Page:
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15 Easy Ways You And Your Roommate Can Save Money

15 Easy Ways You And Your Roommate Can Save Money

Do you and your roommate want to reduce your living costs? As prices in pretty much everything seem to be on the rise, many people are struggling to pay the bills and have enough money left over at the end of the month for themselves. Check out these 15 simple tricks and tips to make yours and your roommates lives cheaper!

1. Close your closet

Every winter comes with the internal heating debate – should you put the heating on now, and pay expensive bills later, or put on another sweater and keep the bills low?

A handy way to make sure you get the most out of your heating is to try shutting your wardrobes and closet. They needlessly suck up heating, as no one spends time in the closet anyway. Close the doors so the heat stays where you are!

    2. Buy everything in bulk

    While bulk buying sounds pretty boring, it means you get a lot more for your money. Try going halves with your roommates on essentials like toilet paper, butter and coffee. This way you will have supplies to last you months, instead of picking up overpriced milk from 24-hour stores during the week.

      3. Bring your hobbies home

      Whether your hobby is yoga, dancing or painting, doing it at home will probably save you some money. Buy a yoga DVD, invite your friends around, and have a blast. Often hobbies come with added expenses and paying for classes, or a studio, can add up. This cuts some of the costs down, without cutting out your hobby or the socializing that comes with it!

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        4. Embrace natural light

        Switching off the lights and opening the curtains during the daytime is one of the easiest ways to save some money. Natural light will keep your house cheerful and bright during the daytime, and has the added bonus of keeping your house a little warmer. After an expensive December, this is a handy tip to help cut down on the upcoming electricity bills.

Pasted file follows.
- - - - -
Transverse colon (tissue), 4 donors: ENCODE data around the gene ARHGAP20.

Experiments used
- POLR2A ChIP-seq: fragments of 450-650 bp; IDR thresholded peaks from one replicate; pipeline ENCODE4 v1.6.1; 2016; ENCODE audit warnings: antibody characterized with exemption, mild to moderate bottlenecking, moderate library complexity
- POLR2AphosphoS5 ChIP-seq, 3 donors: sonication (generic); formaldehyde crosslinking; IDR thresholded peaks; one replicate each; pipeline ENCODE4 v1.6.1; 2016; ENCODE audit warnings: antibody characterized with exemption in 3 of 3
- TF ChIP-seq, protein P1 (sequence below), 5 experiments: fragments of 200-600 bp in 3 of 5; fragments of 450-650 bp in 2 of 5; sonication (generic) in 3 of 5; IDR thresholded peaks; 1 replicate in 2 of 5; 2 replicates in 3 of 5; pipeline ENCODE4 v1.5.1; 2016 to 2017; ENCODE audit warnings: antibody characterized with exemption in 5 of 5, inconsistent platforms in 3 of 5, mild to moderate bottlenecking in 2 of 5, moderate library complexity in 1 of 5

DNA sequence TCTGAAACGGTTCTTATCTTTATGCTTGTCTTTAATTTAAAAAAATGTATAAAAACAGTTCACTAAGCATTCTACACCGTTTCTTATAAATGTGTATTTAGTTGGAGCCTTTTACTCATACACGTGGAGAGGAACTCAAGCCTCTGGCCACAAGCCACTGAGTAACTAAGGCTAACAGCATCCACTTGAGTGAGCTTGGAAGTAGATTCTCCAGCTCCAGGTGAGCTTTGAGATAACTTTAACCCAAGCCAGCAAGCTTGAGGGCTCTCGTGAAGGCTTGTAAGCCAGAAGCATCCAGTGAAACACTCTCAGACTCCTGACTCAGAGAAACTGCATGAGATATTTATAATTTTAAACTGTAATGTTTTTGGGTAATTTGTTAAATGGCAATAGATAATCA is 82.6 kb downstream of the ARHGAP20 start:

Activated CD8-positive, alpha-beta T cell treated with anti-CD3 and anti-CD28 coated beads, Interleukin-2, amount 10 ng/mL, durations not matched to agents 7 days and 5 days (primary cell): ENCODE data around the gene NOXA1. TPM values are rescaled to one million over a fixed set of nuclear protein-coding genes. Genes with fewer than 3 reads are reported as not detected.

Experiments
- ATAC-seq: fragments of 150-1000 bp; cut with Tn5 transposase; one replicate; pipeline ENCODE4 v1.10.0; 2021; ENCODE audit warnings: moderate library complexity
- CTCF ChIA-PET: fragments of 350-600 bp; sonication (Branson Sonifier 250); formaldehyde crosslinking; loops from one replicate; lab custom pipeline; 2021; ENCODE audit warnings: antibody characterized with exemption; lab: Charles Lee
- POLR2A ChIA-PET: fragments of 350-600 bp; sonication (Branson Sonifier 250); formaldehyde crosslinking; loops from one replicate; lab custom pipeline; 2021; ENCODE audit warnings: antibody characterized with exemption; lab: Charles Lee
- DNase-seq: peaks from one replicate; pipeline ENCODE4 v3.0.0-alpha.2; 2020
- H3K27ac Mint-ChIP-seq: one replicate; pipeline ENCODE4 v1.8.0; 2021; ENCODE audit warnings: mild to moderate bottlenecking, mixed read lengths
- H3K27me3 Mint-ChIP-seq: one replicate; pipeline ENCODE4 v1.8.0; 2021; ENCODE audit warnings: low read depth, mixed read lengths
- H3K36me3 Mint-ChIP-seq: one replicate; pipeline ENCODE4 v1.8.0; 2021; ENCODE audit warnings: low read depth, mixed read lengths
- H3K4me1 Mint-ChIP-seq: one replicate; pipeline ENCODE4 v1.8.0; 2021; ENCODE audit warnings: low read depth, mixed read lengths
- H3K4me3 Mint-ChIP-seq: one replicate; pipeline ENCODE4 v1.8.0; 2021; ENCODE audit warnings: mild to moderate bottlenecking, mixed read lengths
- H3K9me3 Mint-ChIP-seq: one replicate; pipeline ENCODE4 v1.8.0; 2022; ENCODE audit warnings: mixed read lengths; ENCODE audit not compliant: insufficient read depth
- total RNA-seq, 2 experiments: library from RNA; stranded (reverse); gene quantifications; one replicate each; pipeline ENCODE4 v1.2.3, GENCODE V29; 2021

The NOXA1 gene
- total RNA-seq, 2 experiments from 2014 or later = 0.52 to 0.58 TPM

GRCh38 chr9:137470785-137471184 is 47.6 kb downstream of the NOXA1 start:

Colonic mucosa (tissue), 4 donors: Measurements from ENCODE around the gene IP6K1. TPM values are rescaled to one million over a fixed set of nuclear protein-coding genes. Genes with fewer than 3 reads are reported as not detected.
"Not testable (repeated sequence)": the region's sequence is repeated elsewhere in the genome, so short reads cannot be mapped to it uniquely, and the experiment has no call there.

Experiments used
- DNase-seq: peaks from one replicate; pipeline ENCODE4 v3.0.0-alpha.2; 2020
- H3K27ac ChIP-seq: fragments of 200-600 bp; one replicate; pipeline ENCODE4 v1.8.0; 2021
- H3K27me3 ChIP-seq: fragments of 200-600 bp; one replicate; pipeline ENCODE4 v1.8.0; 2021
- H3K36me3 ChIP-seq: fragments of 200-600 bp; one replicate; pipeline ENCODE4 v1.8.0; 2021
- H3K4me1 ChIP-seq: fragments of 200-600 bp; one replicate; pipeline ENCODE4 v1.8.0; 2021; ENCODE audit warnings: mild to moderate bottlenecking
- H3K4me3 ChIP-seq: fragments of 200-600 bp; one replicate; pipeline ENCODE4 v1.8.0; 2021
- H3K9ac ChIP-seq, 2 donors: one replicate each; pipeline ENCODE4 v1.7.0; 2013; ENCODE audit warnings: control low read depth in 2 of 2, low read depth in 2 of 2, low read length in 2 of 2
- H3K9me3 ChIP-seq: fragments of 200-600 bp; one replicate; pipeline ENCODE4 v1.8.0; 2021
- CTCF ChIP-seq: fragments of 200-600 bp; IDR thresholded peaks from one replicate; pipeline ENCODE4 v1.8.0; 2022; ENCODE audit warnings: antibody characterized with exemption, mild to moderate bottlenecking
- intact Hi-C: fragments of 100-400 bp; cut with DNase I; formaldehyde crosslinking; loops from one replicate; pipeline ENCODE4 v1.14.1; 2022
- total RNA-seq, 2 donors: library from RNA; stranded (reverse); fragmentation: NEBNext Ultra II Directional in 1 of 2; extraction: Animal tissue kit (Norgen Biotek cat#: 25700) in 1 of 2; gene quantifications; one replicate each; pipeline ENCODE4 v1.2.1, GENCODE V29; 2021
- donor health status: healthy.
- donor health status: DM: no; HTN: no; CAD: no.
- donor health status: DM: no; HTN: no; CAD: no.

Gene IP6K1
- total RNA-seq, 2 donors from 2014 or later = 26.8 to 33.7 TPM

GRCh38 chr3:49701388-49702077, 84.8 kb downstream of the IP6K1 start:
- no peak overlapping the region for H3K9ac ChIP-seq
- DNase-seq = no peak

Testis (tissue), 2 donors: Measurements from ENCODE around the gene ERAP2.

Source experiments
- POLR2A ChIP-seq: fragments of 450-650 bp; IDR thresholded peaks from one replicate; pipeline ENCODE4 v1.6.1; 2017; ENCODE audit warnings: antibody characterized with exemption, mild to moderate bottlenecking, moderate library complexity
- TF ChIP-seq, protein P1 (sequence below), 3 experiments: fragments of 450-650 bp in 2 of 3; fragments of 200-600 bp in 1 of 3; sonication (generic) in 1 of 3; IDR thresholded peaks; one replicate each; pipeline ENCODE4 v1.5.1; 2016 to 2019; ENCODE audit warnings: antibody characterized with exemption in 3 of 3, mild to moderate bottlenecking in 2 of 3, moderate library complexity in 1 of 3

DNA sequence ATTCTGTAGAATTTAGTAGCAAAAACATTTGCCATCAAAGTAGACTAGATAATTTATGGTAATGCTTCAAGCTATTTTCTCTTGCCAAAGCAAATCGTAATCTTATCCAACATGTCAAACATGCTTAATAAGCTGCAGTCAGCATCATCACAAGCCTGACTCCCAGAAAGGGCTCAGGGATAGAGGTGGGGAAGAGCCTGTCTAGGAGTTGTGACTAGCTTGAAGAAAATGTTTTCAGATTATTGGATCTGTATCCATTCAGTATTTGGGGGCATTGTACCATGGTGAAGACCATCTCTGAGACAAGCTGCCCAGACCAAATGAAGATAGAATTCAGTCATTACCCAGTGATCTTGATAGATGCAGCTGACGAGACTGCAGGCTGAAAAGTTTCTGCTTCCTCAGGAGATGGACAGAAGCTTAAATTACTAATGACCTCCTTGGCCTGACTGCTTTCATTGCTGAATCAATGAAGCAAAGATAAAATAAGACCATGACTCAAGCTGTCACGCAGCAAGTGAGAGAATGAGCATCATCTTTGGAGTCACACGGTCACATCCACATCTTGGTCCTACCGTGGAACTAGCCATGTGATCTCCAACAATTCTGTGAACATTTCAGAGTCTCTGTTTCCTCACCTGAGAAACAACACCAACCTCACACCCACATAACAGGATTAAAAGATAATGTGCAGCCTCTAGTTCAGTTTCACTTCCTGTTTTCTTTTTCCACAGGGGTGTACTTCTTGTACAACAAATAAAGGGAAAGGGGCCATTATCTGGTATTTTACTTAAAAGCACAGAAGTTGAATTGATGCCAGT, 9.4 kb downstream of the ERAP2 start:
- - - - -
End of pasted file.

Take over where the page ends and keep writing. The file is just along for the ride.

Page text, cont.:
5. Eat at home

          After a long, hard day at work, most people can’t face up to the effort of getting in the kitchen and cooking up a meal. It is much easier to just pick up the phone and order something delicious. Takeout can be a drain on your funds, especially if you are looking to save some money.

          A good alternative is for you and your roommate to buy some easy to cook meals and take turns cooking for each other. For every meal you make, you get a night off with a cooked meal – and some more savings in the bank!

            6. Buy all of your snacks with your weekly shopping trip

            Sometimes you crave something quick – preferably something sugary, salty or cheesy. However, buying your snacks from the nearest convenience store often means you end up paying more than you would at the supermarket. Try stocking up at the beginning of the week, and watch the spare change in your wallet grow!

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              7. DIY your laundry

              If you are trying to cut costs down, try doing as much as you can yourself. Paying someone else to do your laundry might be the only routine you know, but going to the laundromat instead can save you some serious money. Ask yourself – is it essential, or is it a luxury?

                8. DIY your furniture

                Although this is similar to the last point, DIY ideas are great for roommates looking to save money. If you and your roommate dislike your table and chairs, try painting them a new, fresh color. Painting old furniture often makes the piece look brand new – but it’s a lot cheaper than actually buying new furniture!

                  9. Make plans with your roommates

                  Lack of planning can end in reckless spending, as the easiest thing for you and your roommate to do would be to go out for a drink – or seven. But there are always cheaper alternatives, like movie nights, pamper sessions and game nights.

                  Try making plans at the beginning of the week, and you could have a great night watching Mad Men with your roommates – without reaching into your wallet.

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                    10. Start a household coin jar

                    Start a money jar for everyone in the house to put change into. Every few months, you and your roommates can cash the jar in and use the money for anything, from groceries to the expensive winter bills.

                      11. Become baristas